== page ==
The original Georgia Tech press release by John Toon can be read here.
Highly intense x-ray beams and a clever experimental setup allowed researchers to watch a high-pressure, high-temperature chemical reaction to determine for the first time what controls formation of two different nanoscale crystalline structures in the metal cobalt. The technique, employed at two U.S. Department of Energy x-ray light sources, including the Advanced Photon Source, allowed continuous study of cobalt nanoparticles as they grew from clusters including 10s of atoms, to crystals as large as 5 nanometers. The research provides the proof-of-principle for a new technique to study crystal formation in real time, with potential applications for other materials, including alloys and oxides.
Data from the study published in the Journal of the American Chemical Society, produced “nanometric phase diagrams” showing the conditions that control the structure of cobalt nanocrystals as they form.
“We found that we could indeed control formation of the two different crystalline structures, and that the tuning factor was the pH of the solution,” said Hailong Chen, assistant professor in the George W. Woodruff School of Mechanical Engineering at the Georgia Institute of Technology and lead author of the study. “Tuning the crystalline structure allowed us to control the functionality and properties of these materials. We believe this methodology could also be applied to alloys and oxides.”
In bulk cobalt, crystal formation favors the hexagonal close-pack structure because it minimizes energy to create a stable structure. At the nanoscale, however, cobalt also forms the face-centered cubic phase, which has a higher energy. That can be stable because the high surface energy of small nanoclusters affects the total crystalline energy, Chen said.
“When the clusters are small, we have more tuning effects, which is controlled by the surface energy of the OH minus group or other ligands,” he added. “We can tune the concentration of the OH minus group in the solution so we can tune the surface energy and therefore the overall energy of the cluster.”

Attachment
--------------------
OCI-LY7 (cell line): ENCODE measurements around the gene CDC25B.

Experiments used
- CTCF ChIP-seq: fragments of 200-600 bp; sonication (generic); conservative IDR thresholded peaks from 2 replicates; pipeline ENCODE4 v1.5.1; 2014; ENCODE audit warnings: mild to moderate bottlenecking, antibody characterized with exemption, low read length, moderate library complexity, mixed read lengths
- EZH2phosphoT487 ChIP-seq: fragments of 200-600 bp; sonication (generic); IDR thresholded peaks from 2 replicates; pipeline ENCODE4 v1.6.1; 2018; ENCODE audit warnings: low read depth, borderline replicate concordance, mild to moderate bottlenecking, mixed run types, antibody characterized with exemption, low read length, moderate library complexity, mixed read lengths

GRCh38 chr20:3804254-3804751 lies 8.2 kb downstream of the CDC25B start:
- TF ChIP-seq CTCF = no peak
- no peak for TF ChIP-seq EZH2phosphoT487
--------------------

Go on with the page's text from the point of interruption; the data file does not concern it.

Working with researchers from Argonne National Laboratory and Brookhaven National Laboratory, and from the University of Maryland, Chen and graduate research assistant Xuetian Ma examined the polymorphic structures using theoretical, experimental and computational modeling techniques.
Experimentally, the researchers reduced cobalt hydroxide in a solution of ethylene glycol, using potassium hydroxide to vary the pH of the solution. The reaction takes place under high pressure—about 1800 pounds per square inch—and at more than 200° Celsius.
In the laboratory, the researchers use a heavy steel containment vessel that allowed them to analyze only the reaction results. To follow how the reaction took place, they needed to observe it in real time, which required development of a containment vessel small enough to allow for x-ray transmission while handling the high pressure and high temperature at the same time.
The result was a reaction vessel made of a high-strength quartz tube about a millimeter in diameter and about two inches long. After the cobalt hydroxide solution was added, the tube was spun to both facilitate the chemical reaction and average the x-ray signal. A small heater applied the necessary thermal energy and a thermocouple measured the temperature.
Ma and Chen, working with Wenqian Xu of Argonne National Laboratory and Lijun Wu of Brookhaven National Laboratory, used the setup for in situ synchrotron x-ray diffraction experiments during four separate trips to the X-ray Science Division 17-BM beamline of the Advanced Photon Source at Argonne, and the X14A x-ray beamline of the National Synchrotron Light Source (now the National Synchrotron Light Source II) at Brookhaven (both are Office of Science user facilities). X-rays passing through the reaction chamber to a two-dimensional detector provided continuous monitoring of the chemical reaction, which took about two hours to complete.